Tools and Tips for Smartphone-only Travel: Extreme Mobility
After more than 20 years of dragging a notebook computer around whenever I traveled, I finally told myself that enough is enough. On two recent business trips, I joined the small but growing number of travelers who eschew a laptop in favor of a smaller, lighter device.
I could have opted for an iPad or an Android tablet, which would have lightened my load somewhat while providing a 7-to-10-in. screen. But that's an intermediary approach that would still require carrying a phone in addition to the tablet, probably shaving only a few pounds off my travel weight. I decided to go all the way to the light side and see if I could travel with just a smartphone. Call it extreme mobility.
Leaving my laptop and its clunky power adapter at my office has lightened my load considerably. I feel like the After picture in an ad for a new diet plan. Before, I was hunched over, burdened by a heavy notebook bag filled with nearly 10 lbs. of assorted stuff. The After shot shows me standing up straight, holding a thin leather briefcase that houses my smartphone, accessories, paper files and reading material.
All told, I cut 7 lbs. out of my hand baggage-- not bad for a diet that doesn't involve Nutrisystem or eating a mango with every meal.
Of course, it's not quite as simple as swapping a laptop for a phone. There are serious pros and cons to laptop-free travel, and pulling it off takes some extra planning, new hardware and software, and a willingness to squint at a small screen.
In my travels, I relied on an LG Nitro HD smartphone ($100 with a two-year contract), which runs Android 2.3 (Gingerbread) and can tap into AT&T's 4G LTE data service for fast connectivity. It weighs 4.8 oz. (6.8 oz. with its power adapter), a savings of nearly 5 lbs. compared to my HP EliteBook 2560p notebook and its 13-oz. power adapter.
In addition to the phone's included apps for email, Web browsing and mapping, I downloaded several more from the Android Market to make working from a phone feasible. Many of these were free, and those I had to pay for cost less than $30, allowing me to outfit the phone with the programs I needed for laptop-free travel for less than $100. That's half as much as I paid for just my desktop version of Microsoft Office.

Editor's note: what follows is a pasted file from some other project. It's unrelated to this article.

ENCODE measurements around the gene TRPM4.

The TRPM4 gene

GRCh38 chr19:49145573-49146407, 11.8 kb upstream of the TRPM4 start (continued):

While I used an Android smartphone, you can of course get similar results with an iPhone, a Windows Phone or a BlackBerry, although the latter two will offer fewer apps to aid you in your journey.
Successes and Failures
During my trips, I succeeded in doing most of my work without a notebook. I was able to keep up with email, do Web research, write using a word processor, update spreadsheets and give presentations. Using a foldable Bluetooth keyboard and having a stand for the phone helped make it all work.
I also found a wealth of entertainment possibilities for the smartphone, including movies, Internet radio and games. Adding a tiny Bluetooth speaker made it, well, more entertaining. I even stayed in touch with my family via Skype video calls and kept an eye on things back home with a remote webcam app.
Unfortunately, my experience was not a clean sweep. I was unable to successfully update my website using Typepad's Web interface, and I couldn't work with complex project management documents. I spent too much time zooming in to make a change or check on a font size, then zooming out to see the big picture. Zoom in, zoom out -- lather, rinse, repeat. Before long, I gave up.
Nevertheless, I've found that I can do nearly everything with my trusty smartphone that I once used my notebook for. Keep reading for the best tools and tips I've found for smartphone-only travel.